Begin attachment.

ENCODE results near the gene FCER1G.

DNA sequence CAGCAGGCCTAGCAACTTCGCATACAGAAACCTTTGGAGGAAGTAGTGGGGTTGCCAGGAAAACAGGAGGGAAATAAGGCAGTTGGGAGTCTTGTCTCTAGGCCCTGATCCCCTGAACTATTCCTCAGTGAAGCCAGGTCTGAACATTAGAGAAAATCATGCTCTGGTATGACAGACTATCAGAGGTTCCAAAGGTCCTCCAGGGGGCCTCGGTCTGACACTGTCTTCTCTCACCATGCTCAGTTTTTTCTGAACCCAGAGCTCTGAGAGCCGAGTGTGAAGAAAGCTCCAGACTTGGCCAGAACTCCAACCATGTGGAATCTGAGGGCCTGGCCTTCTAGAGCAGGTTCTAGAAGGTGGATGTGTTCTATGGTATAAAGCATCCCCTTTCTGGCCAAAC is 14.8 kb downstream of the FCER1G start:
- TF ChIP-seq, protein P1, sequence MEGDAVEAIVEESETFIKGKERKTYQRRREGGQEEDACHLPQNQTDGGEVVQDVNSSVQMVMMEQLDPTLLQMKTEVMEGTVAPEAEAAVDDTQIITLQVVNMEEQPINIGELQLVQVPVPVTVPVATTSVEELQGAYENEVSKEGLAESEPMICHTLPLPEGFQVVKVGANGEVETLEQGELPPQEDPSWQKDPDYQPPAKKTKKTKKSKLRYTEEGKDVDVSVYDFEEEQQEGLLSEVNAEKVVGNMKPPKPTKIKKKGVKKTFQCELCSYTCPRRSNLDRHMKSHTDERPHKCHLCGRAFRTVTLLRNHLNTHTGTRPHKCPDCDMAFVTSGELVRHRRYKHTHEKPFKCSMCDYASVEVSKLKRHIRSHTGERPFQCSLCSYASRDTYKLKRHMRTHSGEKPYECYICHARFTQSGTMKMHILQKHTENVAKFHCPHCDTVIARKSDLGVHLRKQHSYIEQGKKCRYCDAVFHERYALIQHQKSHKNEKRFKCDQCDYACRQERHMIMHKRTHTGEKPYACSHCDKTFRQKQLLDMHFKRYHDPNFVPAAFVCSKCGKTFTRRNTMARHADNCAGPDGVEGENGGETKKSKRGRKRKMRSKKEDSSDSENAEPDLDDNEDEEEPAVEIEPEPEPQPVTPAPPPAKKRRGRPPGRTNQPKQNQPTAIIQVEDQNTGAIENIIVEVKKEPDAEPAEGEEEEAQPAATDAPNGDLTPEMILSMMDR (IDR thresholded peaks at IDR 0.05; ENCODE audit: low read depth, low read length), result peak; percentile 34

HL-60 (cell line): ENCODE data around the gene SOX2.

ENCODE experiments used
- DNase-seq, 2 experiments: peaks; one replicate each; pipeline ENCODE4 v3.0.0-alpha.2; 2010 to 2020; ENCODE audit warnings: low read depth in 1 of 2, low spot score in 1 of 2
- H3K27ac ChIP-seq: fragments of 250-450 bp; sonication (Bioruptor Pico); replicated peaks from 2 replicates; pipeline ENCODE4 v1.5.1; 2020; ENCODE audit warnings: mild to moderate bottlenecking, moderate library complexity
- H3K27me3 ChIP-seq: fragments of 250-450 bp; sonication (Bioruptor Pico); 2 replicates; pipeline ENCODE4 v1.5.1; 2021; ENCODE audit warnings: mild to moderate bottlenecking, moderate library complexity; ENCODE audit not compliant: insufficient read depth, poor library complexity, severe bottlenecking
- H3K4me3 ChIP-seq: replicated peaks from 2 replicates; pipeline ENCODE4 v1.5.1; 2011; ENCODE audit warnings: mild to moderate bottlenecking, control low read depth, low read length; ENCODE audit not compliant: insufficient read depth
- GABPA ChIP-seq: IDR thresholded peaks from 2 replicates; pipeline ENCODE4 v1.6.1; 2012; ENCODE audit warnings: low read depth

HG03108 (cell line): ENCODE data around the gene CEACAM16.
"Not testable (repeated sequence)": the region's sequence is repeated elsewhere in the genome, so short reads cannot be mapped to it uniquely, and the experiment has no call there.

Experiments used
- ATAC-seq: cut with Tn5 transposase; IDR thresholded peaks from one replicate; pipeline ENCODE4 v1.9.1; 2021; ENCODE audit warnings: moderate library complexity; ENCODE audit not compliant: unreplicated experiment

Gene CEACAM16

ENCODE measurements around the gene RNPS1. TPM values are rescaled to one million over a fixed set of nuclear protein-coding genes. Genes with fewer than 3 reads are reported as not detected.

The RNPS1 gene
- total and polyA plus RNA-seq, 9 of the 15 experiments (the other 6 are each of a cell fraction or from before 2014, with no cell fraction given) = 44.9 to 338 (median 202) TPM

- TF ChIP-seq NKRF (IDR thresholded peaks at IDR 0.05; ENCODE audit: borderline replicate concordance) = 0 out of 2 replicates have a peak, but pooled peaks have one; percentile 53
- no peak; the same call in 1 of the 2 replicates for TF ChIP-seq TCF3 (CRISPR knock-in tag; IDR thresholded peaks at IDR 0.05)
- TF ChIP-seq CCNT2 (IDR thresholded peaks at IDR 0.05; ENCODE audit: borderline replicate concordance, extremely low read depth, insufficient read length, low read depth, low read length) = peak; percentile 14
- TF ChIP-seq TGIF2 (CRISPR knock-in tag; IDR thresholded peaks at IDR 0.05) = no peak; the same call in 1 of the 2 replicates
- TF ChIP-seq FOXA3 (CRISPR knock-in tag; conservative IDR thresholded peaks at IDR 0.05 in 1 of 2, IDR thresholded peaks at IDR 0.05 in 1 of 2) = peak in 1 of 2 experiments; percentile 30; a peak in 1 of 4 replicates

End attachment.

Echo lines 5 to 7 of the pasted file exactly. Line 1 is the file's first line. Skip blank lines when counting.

ENCODE experiments used
- DNase-seq, 2 experiments: peaks; one replicate each; pipeline ENCODE4 v3.0.0-alpha.2; 2010 to 2020; ENCODE audit warnings: low read depth in 1 of 2, low spot score in 1 of 2
- H3K27ac ChIP-seq: fragments of 250-450 bp; sonication (Bioruptor Pico); replicated peaks from 2 replicates; pipeline ENCODE4 v1.5.1; 2020; ENCODE audit warnings: mild to moderate bottlenecking, moderate library complexity